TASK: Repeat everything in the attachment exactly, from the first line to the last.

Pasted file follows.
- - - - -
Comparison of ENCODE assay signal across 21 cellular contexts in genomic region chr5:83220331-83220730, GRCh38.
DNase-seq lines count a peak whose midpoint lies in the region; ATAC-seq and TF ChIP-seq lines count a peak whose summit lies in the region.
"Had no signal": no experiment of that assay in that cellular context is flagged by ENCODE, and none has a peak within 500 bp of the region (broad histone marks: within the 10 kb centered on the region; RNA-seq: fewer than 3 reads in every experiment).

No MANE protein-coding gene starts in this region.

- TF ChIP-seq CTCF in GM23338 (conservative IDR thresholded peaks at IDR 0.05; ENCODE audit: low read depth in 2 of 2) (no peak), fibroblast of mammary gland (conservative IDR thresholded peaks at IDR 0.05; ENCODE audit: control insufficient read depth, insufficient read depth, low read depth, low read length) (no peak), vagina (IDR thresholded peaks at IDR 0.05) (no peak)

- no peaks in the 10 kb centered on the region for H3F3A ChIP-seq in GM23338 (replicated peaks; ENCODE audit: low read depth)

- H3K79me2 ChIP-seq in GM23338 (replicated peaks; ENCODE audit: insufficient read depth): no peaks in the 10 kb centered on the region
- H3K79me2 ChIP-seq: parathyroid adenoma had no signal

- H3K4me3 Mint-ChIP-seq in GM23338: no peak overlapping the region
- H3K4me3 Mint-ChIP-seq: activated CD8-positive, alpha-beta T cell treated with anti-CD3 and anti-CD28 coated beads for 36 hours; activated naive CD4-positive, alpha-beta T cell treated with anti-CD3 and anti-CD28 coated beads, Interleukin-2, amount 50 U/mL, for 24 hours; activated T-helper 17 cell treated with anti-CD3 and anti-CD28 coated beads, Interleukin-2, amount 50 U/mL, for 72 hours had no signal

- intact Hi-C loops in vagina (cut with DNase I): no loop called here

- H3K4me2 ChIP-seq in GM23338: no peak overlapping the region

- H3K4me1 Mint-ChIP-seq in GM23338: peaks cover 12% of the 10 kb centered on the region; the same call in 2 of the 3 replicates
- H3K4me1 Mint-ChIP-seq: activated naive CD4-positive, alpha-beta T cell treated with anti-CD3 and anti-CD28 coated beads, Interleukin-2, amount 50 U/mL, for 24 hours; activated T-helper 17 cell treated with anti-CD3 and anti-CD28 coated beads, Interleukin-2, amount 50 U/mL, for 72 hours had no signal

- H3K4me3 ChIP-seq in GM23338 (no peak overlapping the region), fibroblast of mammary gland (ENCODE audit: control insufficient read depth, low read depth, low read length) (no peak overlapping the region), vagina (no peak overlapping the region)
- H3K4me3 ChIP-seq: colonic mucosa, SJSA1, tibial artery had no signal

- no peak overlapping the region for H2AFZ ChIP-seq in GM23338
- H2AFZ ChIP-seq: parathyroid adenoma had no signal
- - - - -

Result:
Comparison of ENCODE assay signal across 21 cellular contexts in genomic region chr5:83220331-83220730, GRCh38.
DNase-seq lines count a peak whose midpoint lies in the region; ATAC-seq and TF ChIP-seq lines count a peak whose summit lies in the region.
"Had no signal": no experiment of that assay in that cellular context is flagged by ENCODE, and none has a peak within 500 bp of the region (broad histone marks: within the 10 kb centered on the region; RNA-seq: fewer than 3 reads in every experiment).

No MANE protein-coding gene starts in this region.

- TF ChIP-seq CTCF in GM23338 (conservative IDR thresholded peaks at IDR 0.05; ENCODE audit: low read depth in 2 of 2) (no peak), fibroblast of mammary gland (conservative IDR thresholded peaks at IDR 0.05; ENCODE audit: control insufficient read depth, insufficient read depth, low read depth, low read length) (no peak), vagina (IDR thresholded peaks at IDR 0.05) (no peak)

- no peaks in the 10 kb centered on the region for H3F3A ChIP-seq in GM23338 (replicated peaks; ENCODE audit: low read depth)

- H3K79me2 ChIP-seq in GM23338 (replicated peaks; ENCODE audit: insufficient read depth): no peaks in the 10 kb centered on the region
- H3K79me2 ChIP-seq: parathyroid adenoma had no signal

- H3K4me3 Mint-ChIP-seq in GM23338: no peak overlapping the region
- H3K4me3 Mint-ChIP-seq: activated CD8-positive, alpha-beta T cell treated with anti-CD3 and anti-CD28 coated beads for 36 hours; activated naive CD4-positive, alpha-beta T cell treated with anti-CD3 and anti-CD28 coated beads, Interleukin-2, amount 50 U/mL, for 24 hours; activated T-helper 17 cell treated with anti-CD3 and anti-CD28 coated beads, Interleukin-2, amount 50 U/mL, for 72 hours had no signal

- intact Hi-C loops in vagina (cut with DNase I): no loop called here

- H3K4me2 ChIP-seq in GM23338: no peak overlapping the region

- H3K4me1 Mint-ChIP-seq in GM23338: peaks cover 12% of the 10 kb centered on the region; the same call in 2 of the 3 replicates
- H3K4me1 Mint-ChIP-seq: activated naive CD4-positive, alpha-beta T cell treated with anti-CD3 and anti-CD28 coated beads, Interleukin-2, amount 50 U/mL, for 24 hours; activated T-helper 17 cell treated with anti-CD3 and anti-CD28 coated beads, Interleukin-2, amount 50 U/mL, for 72 hours had no signal

- H3K4me3 ChIP-seq in GM23338 (no peak overlapping the region), fibroblast of mammary gland (ENCODE audit: control insufficient read depth, low read depth, low read length) (no peak overlapping the region), vagina (no peak overlapping the region)
- H3K4me3 ChIP-seq: colonic mucosa, SJSA1, tibial artery had no signal

- no peak overlapping the region for H2AFZ ChIP-seq in GM23338
- H2AFZ ChIP-seq: parathyroid adenoma had no signal